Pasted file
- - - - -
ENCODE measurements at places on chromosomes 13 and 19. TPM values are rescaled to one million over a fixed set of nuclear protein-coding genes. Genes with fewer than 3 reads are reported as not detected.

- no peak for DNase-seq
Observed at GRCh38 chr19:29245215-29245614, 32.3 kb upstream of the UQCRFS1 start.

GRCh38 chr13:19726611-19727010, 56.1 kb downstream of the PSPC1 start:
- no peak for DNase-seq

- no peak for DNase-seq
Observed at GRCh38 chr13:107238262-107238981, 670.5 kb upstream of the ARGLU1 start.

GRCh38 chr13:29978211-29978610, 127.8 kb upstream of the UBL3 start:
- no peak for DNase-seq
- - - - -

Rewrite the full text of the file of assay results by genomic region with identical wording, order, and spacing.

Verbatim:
ENCODE measurements at places on chromosomes 13 and 19. TPM values are rescaled to one million over a fixed set of nuclear protein-coding genes. Genes with fewer than 3 reads are reported as not detected.

- no peak for DNase-seq
Observed at GRCh38 chr19:29245215-29245614, 32.3 kb upstream of the UQCRFS1 start.

GRCh38 chr13:19726611-19727010, 56.1 kb downstream of the PSPC1 start:
- no peak for DNase-seq

- no peak for DNase-seq
Observed at GRCh38 chr13:107238262-107238981, 670.5 kb upstream of the ARGLU1 start.

GRCh38 chr13:29978211-29978610, 127.8 kb upstream of the UBL3 start:
- no peak for DNase-seq